The cargo ship Koshu was probably in Japan at the time as Ric Gillespie has claimed. I wish Les Kinney would elaborate on identifying the ship and how the Navy conformed his identification. So what did the US Navy actually say about the picture? Does the ONI have any opinion? I don’t happen to think that the picture was a setup in order to shoot down the Japanese Capture theory. I think it was unexpected that someone in JApan would claim he found the picture in an old book, Obviously the Japanese government had to come up with something to discredit the picture and they did. But now on Google stories about some Amaron’s uncle being a guard at the prison where she was taken have appeared and are not shot down. So the picture just remains “controversial” to anyone taking an interest in the AE story.


      Liked by 1 person

  19. Dave

    I still feel, whoever took this Jaluit dock photo was more interested in a broader sense of things. The individual must have been standing, near the cemented edge, of this walk out platform. If I was photographing a *famous person, I certainly would be closer to them and not so far away. What I’m not sold on, is the individual who’s back is to the camera/photographer. The sleeve lengths are all the same on these men, as are the white shirts they are wearing. I’ve yet to see Fred Noonan dressed out in white. Amelia & Fred had a little more style & color than these individuals in this photograph.
    This photographer seems more interested in the [ cluster of ships & boats ] as a whole.

    We all can surmise that Amelia & Fred were asked to gather information, for intelligence purposes. The Japanese figured that out immediately and began their humiliating & torturous practice upon them. FDR was not about to let the cat out of this bag, embarrass himself and confess to the Japanese, his wrong doings. He devised a way, to mislead the American Public, into believing Amelia & Fred were simply lost at sea. Does our government owe us, an explanation for this charade? YES I would hope, the present day descendants of FDR, would set the record straight.


    Liked by 1 person

    1. Doug don’t forget the possibility that they knew what was going on with Amelia and Fred because they had cracked the Japanese code but then they had to feign complete ignorance of her situation to make sure the Japanese didn’t suspect the US has broken their code. That was always one of the possibilities.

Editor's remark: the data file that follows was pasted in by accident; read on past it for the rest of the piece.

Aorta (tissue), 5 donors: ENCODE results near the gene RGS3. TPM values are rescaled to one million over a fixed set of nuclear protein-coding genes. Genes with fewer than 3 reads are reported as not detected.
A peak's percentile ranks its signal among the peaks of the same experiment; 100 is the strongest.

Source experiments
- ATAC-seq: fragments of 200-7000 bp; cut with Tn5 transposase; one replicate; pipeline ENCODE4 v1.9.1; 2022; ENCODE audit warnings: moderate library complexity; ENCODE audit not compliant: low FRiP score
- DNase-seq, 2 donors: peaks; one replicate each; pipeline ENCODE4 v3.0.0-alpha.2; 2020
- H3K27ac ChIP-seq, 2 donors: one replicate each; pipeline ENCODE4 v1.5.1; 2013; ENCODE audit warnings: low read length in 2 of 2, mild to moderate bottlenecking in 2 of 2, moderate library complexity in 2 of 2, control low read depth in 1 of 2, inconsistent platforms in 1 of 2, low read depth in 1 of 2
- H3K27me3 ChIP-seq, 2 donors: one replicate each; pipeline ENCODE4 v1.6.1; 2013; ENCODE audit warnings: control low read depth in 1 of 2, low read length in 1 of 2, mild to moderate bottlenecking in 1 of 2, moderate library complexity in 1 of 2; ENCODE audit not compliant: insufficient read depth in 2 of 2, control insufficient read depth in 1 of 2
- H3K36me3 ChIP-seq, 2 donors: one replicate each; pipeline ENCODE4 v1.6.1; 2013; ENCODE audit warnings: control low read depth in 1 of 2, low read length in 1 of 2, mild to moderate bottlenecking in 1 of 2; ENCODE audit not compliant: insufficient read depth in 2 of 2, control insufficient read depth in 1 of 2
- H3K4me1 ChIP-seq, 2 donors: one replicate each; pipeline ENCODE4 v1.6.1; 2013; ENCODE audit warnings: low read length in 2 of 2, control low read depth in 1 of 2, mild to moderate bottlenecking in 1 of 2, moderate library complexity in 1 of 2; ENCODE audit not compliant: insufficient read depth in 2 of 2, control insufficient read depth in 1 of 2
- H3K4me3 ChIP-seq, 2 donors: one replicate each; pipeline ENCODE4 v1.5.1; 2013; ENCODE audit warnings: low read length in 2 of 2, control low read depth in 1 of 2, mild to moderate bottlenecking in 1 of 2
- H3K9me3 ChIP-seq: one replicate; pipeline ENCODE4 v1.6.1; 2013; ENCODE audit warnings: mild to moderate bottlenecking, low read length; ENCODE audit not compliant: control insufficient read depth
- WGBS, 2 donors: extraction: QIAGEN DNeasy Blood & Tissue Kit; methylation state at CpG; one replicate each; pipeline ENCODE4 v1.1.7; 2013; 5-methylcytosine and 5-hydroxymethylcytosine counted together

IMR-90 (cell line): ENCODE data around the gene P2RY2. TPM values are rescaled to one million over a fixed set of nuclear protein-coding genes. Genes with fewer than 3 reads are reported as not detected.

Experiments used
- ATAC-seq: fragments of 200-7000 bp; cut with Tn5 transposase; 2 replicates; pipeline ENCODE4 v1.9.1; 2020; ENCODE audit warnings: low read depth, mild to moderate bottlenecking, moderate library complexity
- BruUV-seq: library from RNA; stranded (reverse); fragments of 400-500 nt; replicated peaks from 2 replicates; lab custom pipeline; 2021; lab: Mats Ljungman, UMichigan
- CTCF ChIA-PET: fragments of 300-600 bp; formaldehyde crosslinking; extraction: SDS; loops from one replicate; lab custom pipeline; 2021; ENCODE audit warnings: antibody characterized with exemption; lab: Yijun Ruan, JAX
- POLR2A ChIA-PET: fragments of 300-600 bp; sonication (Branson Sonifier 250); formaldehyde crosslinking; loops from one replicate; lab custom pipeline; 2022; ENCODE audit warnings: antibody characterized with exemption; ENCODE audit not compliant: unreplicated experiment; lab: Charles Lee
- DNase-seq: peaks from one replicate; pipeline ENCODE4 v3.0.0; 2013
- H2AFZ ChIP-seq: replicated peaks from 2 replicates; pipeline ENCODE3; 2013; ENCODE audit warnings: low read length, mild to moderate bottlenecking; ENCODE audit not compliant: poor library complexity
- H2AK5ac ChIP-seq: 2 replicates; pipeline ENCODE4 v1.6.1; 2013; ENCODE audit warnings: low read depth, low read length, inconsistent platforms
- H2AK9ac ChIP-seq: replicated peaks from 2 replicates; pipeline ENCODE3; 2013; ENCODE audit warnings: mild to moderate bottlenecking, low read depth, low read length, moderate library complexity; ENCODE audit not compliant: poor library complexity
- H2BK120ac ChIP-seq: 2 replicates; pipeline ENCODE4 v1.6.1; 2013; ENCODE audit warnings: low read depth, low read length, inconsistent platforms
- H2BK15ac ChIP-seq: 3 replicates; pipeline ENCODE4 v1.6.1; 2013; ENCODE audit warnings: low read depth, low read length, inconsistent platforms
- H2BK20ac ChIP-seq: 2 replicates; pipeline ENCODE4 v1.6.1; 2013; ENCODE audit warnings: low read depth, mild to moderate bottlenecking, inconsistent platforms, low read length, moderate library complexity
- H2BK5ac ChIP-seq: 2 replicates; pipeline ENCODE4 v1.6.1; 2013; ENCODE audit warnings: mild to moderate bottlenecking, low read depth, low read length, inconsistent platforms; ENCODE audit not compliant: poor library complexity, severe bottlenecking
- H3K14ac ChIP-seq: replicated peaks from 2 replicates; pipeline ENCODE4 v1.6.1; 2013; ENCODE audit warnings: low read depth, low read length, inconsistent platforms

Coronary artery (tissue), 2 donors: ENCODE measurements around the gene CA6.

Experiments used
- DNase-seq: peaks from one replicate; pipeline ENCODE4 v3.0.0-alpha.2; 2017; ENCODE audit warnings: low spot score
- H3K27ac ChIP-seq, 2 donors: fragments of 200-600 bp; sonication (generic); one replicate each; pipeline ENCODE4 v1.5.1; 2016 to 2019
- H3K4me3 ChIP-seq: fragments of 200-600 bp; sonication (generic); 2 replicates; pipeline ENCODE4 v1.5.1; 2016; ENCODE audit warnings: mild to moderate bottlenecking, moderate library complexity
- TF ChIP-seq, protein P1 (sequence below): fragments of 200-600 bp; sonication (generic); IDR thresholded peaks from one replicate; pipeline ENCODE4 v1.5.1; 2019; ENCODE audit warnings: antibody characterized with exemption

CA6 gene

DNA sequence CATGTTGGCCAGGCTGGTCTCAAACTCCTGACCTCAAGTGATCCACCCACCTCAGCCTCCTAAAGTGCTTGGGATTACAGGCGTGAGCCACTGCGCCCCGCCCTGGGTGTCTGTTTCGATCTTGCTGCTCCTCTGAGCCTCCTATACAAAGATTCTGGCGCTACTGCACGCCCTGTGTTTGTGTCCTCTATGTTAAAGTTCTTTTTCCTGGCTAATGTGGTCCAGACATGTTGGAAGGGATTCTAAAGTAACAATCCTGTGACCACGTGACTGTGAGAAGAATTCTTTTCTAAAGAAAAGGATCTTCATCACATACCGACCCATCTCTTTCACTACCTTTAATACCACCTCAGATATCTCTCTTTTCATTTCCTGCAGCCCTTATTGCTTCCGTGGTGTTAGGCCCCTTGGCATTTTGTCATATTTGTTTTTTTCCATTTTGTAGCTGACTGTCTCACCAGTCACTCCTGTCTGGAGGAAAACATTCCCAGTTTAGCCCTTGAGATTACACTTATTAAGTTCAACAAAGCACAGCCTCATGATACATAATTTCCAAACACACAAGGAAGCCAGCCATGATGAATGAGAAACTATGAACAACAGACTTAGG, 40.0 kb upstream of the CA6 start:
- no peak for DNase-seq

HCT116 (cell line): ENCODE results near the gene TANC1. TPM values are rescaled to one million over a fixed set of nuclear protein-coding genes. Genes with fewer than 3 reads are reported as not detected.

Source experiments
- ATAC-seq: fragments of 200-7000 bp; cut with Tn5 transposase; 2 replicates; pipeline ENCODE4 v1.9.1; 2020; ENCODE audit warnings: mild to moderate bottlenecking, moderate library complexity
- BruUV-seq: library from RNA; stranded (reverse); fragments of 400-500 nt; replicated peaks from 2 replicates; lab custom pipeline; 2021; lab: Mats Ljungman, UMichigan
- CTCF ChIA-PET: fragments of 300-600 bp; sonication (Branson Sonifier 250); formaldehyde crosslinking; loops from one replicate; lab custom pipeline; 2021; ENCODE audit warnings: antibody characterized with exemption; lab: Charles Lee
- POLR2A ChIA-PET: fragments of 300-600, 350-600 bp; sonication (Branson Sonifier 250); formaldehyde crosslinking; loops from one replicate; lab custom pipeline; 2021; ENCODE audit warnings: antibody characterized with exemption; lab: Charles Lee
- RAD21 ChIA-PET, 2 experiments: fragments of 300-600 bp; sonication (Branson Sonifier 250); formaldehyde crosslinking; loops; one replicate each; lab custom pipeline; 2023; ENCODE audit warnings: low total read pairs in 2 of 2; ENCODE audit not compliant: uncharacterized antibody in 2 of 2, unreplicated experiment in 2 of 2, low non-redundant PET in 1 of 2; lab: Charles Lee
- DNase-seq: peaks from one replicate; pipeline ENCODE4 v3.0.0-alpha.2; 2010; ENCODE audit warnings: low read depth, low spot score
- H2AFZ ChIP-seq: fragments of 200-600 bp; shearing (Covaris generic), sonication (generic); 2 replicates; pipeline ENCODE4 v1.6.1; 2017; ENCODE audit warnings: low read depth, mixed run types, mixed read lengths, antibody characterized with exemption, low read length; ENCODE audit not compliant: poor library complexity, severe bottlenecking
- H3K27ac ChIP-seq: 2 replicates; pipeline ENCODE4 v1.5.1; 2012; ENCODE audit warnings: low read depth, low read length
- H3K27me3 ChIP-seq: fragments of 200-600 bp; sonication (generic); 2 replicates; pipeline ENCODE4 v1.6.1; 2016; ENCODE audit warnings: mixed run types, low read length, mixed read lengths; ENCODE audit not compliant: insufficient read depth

Liked by 1 person

  20. For those who have never seen the 1990 Unsolved Mysteries TV program that featured the search for Amelia Earhart, and interviewed Fred Goerner, Tom Devine, Robert E. Wallach and Buddy Brennan. It is currently available on YouTube. You have to search under “Saipan Amelia Earhart” and it will come up….. It is well worth watching!


  21. Gene C- thanks or the tip on the Unsolved Mysteries special- I missed it the first time but will check it out.


  22. Doug Mills says: ” I’ve yet to see Fred Noonan dressed out in white. Amelia & Fred had a little more style & color than these individuals in this photograph.”

    Doug, your point is well taken. There is a photo of Noonan during the world flight wearing light colored pants. There is a photo of Earhart during the world flight wearing a light colored mid sleeve shirt or/blouse. According to the Koshu logs, the ship was indeed at Jaluit from the evening of July 12 to July 19, 1937. According to the logs it was sent to Jaluit on a “special mission.”

    Les Kinney


  23. I am enjoying these comments so much! This is a wonderful blog & site! Thanks Mike! Ok, I know I’ll get clobbered for saying this, but it would not surprise me to find out the picture is authentic. It’s already been proven it was NOT copyrighted 1935, but was taken AFTER that date. Why CANT it be authentic? I guess if I knew that, I could let it go, & say “ok, it’s fake” or “that’s not AE & FN.”
    I just haven’t seen or heard proof that is ISNT real; not so far that is.
    I hope it gets proven to be REAL! Then maybe ppl will BELIEVE the truth which is so clearly outlined in Mike’s book!